In Bandon, Oregon I awoke with a promise to myself. I would be going for a run – on that grey stretch of flat, taut sand. It would be cold to start with as the temperature outside was less than balmy, but I would warm up quickly from my exertion, and I would be energised by the clean, salty air. I searched through my bags for socks. “Damn it!”
“Um, Babe?” I heard from the other side of the room. “It’s raining.” I looked up and sure enough there they were. The fat drops of Oregon were back. “Bugger. Well, I’m not running in that. I could, though.” I contemplated running in my wet weather jacket and a cap.
“Scratch that,” said my weatherman. “It’s snowing.” The weather was excusing me from planned exercise, as rain was one thing, but I draw the line at running in the snow.
We packed instead, and I moved the furniture back when Ben was in the shower – the five minutes of exertion my exercise for the morning.
The car packed, we just needed to find somewhere for breakfast. The highway led us to a diner, where the special of the day was corned beef hash with biscuits and gravy. No, really. We had oatmeal and eggs, and listened to the regulars commenting to the waitress that snow in April was a mighty strange thing.
We went to the grocery store to stock up on a few necessities for the drive – water, lollies, fruit – the usual. We were practically the only ones in there, and when it came time to check out, we wondered if we really were the only ones in the store. The checkouts were unmanned (or ‘unwomanned’ as it turned out). It seemed that everyone – customers and staff alike were too busy at the window admiring someone’s new car. Apparently, this is a big event in Bandon. With the car, the snow, and the guy who’d left his hat in the diner, causing a minor hullabulloo, the people of Bandon were having a big day.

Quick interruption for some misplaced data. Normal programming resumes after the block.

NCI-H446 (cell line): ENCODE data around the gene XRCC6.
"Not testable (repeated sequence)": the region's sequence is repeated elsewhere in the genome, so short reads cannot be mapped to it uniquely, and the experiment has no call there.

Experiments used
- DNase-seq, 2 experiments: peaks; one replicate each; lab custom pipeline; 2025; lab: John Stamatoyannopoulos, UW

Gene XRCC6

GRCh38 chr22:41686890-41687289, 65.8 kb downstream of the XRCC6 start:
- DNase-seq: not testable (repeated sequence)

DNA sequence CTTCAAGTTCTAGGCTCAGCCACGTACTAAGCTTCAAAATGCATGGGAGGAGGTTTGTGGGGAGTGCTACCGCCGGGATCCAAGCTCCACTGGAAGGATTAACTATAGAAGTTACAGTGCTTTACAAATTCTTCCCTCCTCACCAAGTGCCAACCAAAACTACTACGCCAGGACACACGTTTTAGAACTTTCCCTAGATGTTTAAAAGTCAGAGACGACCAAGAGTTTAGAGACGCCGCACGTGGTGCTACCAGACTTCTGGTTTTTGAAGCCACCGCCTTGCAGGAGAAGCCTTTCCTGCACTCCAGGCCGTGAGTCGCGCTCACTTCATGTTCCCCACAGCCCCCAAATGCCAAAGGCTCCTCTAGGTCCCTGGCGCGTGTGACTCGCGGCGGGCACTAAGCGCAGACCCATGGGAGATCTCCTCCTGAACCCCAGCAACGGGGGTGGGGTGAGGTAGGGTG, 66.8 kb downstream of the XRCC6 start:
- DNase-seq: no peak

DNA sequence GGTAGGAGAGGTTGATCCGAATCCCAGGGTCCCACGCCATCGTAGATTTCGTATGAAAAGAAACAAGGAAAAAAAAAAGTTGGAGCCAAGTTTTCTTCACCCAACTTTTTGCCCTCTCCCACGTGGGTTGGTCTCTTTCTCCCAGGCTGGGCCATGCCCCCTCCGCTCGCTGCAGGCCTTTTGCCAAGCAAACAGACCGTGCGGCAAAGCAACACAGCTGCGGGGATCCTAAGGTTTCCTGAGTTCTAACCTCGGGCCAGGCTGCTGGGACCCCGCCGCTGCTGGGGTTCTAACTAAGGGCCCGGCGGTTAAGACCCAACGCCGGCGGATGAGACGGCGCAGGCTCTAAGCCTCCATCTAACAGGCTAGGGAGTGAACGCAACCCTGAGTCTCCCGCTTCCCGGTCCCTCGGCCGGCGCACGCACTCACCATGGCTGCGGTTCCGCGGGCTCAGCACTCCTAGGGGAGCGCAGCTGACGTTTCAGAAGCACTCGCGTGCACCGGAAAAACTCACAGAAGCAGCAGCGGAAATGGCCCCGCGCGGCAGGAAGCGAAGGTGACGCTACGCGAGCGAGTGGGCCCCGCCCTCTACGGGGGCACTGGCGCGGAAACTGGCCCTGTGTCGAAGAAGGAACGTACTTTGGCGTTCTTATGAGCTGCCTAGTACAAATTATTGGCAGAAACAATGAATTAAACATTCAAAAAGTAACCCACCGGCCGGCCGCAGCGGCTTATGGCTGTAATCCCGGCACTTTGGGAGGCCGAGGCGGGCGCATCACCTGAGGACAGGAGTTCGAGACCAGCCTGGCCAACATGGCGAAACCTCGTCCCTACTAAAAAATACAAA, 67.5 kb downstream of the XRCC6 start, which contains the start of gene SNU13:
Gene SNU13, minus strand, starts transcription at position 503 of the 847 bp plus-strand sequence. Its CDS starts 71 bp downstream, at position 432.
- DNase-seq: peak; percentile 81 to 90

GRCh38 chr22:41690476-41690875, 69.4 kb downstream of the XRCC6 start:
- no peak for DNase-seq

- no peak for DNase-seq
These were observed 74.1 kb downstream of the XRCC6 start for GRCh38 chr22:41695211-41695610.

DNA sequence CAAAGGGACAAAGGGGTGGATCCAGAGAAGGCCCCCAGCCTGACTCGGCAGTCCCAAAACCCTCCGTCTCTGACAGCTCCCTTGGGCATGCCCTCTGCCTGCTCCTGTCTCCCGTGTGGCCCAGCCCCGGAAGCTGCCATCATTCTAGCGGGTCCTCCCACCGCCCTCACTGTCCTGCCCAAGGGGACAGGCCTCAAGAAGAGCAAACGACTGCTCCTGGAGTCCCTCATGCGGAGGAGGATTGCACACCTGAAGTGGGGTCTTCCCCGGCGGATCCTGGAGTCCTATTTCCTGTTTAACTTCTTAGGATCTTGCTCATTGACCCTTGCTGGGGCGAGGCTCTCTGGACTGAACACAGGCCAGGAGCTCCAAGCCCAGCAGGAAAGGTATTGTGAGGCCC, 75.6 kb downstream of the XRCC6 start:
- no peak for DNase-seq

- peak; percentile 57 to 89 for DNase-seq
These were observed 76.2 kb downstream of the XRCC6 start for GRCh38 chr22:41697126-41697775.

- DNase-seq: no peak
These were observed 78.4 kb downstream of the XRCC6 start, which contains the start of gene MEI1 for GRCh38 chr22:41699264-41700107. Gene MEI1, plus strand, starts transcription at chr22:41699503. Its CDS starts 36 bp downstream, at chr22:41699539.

That day we were heading to Portland, and it would be our longest day of driving. We had finished listening to Bill Bryson’s adventure the day before – literally minutes before we pulled into the motel parking lot – so instead we listened to music and select short stories. It wasn’t the same. A Bill Bryson audio book had been an inspired idea on Ben’s part, and on this our longest drive, I missed his dulcet voice and dry wit.
We drove through snow and rain, keeping to the coast as long as we could, before cutting inland to the lacklustre I-5. The roads in between were winding and the hills green and rolling. Oregon is, we concluded, a beautiful state.
We stopped for lunch at McDonald’s. No, really. It was the only option we could find that we could trust in the small town whose name I forget. We got back on the road, and I fell asleep. I awoke guiltily, having left Ben without company for the better part of an hour. I am usually a far better co-pilot than this, and he had never failed me when I was driving. My penance was the two indentations on my face from my sunglasses, and the dried spittle on my chin.
We were coming into Portland.
Our NavSat ‘NeverLost’, did not fail us, navigating us deftly to our hotel with her slightly superior sounding voice – at 4 o’clock (4th day in a row!). We checked in and on opening the door to our room, discovered we actually had a suite. “Oh my God. It’s bigger than the Blue Banana!” I exclaimed.
I had enjoyed the cozy fireside at the old inn. I had enjoyed our picture window at the seaside motel, but this room appealed to the princess in me. I availed myself of the huge bathroom, unpacking all my toiletries and indulging myself with some ‘Sand-scaping’ (my non-essential ablutions). We changed for the evening, and headed out.